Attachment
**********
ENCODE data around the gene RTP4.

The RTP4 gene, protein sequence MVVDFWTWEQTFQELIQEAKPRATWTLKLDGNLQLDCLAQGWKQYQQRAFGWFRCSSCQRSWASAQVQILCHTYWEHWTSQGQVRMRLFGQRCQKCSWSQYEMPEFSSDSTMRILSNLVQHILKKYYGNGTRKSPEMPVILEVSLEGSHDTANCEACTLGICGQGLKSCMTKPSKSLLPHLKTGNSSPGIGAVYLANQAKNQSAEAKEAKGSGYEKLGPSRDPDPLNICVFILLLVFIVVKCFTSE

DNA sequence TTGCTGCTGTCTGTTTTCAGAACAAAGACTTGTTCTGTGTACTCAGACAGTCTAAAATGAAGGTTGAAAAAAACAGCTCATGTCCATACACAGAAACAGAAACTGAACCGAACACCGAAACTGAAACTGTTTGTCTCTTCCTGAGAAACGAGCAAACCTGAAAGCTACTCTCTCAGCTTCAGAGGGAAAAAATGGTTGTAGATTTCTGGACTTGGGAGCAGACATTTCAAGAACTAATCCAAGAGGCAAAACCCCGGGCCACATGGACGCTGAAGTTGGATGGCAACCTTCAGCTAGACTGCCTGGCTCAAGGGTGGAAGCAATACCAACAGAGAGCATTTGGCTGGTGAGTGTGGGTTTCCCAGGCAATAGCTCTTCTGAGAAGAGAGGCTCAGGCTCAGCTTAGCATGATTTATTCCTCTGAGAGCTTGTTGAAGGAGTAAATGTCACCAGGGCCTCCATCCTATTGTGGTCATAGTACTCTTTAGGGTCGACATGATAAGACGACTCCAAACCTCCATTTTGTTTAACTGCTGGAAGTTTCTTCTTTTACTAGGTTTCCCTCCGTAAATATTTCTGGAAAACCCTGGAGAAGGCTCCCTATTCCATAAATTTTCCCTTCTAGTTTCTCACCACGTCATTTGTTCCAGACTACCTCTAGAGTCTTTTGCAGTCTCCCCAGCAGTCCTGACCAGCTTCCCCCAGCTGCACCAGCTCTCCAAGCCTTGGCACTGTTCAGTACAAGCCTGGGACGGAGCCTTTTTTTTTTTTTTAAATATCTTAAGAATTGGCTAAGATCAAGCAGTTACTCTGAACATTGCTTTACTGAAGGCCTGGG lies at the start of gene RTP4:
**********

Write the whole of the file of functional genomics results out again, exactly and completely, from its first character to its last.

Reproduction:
ENCODE data around the gene RTP4.

The RTP4 gene, protein sequence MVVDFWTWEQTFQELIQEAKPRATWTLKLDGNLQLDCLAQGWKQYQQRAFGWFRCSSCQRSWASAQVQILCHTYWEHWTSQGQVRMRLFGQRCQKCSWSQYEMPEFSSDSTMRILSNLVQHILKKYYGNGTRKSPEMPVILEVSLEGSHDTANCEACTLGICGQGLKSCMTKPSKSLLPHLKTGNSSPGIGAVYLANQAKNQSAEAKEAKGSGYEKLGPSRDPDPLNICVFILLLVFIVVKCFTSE

DNA sequence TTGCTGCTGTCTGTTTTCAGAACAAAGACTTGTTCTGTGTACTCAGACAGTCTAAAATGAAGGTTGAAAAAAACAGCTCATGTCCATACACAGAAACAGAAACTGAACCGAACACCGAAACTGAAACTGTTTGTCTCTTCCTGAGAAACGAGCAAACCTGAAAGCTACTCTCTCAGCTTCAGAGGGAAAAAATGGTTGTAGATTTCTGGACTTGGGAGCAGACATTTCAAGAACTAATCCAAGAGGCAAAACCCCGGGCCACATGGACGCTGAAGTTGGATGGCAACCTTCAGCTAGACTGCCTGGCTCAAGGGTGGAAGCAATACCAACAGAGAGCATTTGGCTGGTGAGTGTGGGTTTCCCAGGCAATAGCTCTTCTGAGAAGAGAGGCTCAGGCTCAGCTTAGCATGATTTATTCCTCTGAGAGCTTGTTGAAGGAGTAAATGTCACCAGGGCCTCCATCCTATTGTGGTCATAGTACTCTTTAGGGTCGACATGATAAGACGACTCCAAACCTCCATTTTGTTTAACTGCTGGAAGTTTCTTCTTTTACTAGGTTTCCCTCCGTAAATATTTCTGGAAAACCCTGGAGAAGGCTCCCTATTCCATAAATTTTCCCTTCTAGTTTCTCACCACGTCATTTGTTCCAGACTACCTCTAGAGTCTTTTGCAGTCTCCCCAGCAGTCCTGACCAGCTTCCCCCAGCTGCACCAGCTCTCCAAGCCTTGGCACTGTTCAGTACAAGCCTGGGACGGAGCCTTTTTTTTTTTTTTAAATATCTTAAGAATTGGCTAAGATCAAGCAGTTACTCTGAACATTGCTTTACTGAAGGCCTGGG lies at the start of gene RTP4: